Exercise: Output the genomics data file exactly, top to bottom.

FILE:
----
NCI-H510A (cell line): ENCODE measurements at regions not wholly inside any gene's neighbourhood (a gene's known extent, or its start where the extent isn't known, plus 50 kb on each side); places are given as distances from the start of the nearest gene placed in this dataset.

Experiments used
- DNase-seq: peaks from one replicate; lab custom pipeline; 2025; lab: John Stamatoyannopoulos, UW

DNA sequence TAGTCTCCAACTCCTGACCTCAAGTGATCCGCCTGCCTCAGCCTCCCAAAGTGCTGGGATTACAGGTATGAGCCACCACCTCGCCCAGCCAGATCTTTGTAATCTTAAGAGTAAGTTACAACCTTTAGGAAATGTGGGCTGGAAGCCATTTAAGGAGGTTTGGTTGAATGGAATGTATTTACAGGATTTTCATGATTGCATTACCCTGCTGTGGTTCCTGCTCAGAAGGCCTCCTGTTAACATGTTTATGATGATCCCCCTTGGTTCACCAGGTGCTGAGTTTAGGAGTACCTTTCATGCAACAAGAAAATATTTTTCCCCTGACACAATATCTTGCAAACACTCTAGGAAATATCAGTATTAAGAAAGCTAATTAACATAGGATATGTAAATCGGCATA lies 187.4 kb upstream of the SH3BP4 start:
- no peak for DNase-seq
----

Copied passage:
NCI-H510A (cell line): ENCODE measurements at regions not wholly inside any gene's neighbourhood (a gene's known extent, or its start where the extent isn't known, plus 50 kb on each side); places are given as distances from the start of the nearest gene placed in this dataset.

Experiments used
- DNase-seq: peaks from one replicate; lab custom pipeline; 2025; lab: John Stamatoyannopoulos, UW

DNA sequence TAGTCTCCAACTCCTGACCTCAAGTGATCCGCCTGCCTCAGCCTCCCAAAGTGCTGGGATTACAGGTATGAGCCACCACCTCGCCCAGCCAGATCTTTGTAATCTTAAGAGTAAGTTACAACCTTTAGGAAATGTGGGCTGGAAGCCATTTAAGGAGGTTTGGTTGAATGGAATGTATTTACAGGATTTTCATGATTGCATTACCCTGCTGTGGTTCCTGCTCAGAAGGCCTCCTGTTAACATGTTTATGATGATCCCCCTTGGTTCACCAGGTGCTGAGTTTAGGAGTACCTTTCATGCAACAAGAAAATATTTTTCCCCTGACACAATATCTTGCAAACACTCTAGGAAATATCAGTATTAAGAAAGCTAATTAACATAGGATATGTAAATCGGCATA lies 187.4 kb upstream of the SH3BP4 start:
- no peak for DNase-seq